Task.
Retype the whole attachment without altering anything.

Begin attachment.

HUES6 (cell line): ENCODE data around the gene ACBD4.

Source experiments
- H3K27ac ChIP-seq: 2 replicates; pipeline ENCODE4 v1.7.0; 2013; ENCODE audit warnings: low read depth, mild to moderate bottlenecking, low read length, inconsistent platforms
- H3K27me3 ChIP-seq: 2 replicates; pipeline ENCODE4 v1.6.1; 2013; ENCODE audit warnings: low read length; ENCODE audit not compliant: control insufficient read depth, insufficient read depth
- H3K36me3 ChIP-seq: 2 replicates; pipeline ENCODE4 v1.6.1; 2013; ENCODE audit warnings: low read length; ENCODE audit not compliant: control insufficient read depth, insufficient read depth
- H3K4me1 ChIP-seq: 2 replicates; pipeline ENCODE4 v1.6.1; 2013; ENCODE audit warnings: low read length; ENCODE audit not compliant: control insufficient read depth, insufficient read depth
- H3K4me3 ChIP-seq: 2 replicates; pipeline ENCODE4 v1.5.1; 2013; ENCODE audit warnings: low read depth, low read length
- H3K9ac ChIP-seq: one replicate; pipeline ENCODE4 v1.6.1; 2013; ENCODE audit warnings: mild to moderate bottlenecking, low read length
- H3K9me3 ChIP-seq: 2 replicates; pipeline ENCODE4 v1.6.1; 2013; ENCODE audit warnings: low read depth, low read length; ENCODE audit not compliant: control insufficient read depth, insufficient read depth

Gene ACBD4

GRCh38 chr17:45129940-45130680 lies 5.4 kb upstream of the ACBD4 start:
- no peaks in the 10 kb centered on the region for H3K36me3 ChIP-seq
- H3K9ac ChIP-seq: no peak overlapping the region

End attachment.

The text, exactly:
HUES6 (cell line): ENCODE data around the gene ACBD4.

Source experiments
- H3K27ac ChIP-seq: 2 replicates; pipeline ENCODE4 v1.7.0; 2013; ENCODE audit warnings: low read depth, mild to moderate bottlenecking, low read length, inconsistent platforms
- H3K27me3 ChIP-seq: 2 replicates; pipeline ENCODE4 v1.6.1; 2013; ENCODE audit warnings: low read length; ENCODE audit not compliant: control insufficient read depth, insufficient read depth
- H3K36me3 ChIP-seq: 2 replicates; pipeline ENCODE4 v1.6.1; 2013; ENCODE audit warnings: low read length; ENCODE audit not compliant: control insufficient read depth, insufficient read depth
- H3K4me1 ChIP-seq: 2 replicates; pipeline ENCODE4 v1.6.1; 2013; ENCODE audit warnings: low read length; ENCODE audit not compliant: control insufficient read depth, insufficient read depth
- H3K4me3 ChIP-seq: 2 replicates; pipeline ENCODE4 v1.5.1; 2013; ENCODE audit warnings: low read depth, low read length
- H3K9ac ChIP-seq: one replicate; pipeline ENCODE4 v1.6.1; 2013; ENCODE audit warnings: mild to moderate bottlenecking, low read length
- H3K9me3 ChIP-seq: 2 replicates; pipeline ENCODE4 v1.6.1; 2013; ENCODE audit warnings: low read depth, low read length; ENCODE audit not compliant: control insufficient read depth, insufficient read depth

Gene ACBD4

GRCh38 chr17:45129940-45130680 lies 5.4 kb upstream of the ACBD4 start:
- no peaks in the 10 kb centered on the region for H3K36me3 ChIP-seq
- H3K9ac ChIP-seq: no peak overlapping the region